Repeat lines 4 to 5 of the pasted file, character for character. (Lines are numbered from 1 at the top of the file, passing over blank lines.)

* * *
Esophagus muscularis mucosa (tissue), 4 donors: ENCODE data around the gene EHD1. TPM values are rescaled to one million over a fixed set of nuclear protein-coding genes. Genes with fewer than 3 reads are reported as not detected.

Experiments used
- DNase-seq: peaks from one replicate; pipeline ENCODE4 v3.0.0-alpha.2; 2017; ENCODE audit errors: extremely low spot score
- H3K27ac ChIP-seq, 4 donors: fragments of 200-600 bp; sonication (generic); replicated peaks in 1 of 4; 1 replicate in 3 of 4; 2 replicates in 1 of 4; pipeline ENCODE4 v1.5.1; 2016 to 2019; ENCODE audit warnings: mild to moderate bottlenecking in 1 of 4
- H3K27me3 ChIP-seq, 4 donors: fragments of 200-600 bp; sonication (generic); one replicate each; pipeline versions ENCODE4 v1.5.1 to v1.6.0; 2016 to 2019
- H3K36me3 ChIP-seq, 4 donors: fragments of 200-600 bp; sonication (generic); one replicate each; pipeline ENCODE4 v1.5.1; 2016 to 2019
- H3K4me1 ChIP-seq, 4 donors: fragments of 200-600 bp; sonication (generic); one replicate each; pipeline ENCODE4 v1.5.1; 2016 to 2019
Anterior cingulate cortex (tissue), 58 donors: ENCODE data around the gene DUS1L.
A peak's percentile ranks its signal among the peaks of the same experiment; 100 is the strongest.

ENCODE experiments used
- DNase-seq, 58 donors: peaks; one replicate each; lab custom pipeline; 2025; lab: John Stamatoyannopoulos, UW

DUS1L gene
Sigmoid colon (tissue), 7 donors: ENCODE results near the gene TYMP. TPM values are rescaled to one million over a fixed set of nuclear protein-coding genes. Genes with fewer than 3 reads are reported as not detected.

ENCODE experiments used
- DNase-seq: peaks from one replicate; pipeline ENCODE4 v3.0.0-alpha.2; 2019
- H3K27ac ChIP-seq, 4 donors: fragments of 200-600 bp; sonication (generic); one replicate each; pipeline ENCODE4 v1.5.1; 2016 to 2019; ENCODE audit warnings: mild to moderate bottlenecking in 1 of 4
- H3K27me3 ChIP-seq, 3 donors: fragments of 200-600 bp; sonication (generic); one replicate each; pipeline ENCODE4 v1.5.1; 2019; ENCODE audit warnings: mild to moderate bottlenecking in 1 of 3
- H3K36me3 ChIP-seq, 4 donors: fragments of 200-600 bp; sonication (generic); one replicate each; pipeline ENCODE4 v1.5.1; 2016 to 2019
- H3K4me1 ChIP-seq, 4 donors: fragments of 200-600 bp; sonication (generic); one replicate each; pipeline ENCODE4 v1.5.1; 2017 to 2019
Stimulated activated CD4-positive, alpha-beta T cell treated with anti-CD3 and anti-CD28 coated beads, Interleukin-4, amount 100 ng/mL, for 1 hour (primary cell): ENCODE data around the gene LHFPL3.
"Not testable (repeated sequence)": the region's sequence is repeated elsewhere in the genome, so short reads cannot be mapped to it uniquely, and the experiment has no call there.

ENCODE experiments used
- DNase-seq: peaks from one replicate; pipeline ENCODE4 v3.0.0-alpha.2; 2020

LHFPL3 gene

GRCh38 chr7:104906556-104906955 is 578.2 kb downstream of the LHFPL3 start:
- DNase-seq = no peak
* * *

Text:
- H3K27ac ChIP-seq, 4 donors: fragments of 200-600 bp; sonication (generic); replicated peaks in 1 of 4; 1 replicate in 3 of 4; 2 replicates in 1 of 4; pipeline ENCODE4 v1.5.1; 2016 to 2019; ENCODE audit warnings: mild to moderate bottlenecking in 1 of 4
- H3K27me3 ChIP-seq, 4 donors: fragments of 200-600 bp; sonication (generic); one replicate each; pipeline versions ENCODE4 v1.5.1 to v1.6.0; 2016 to 2019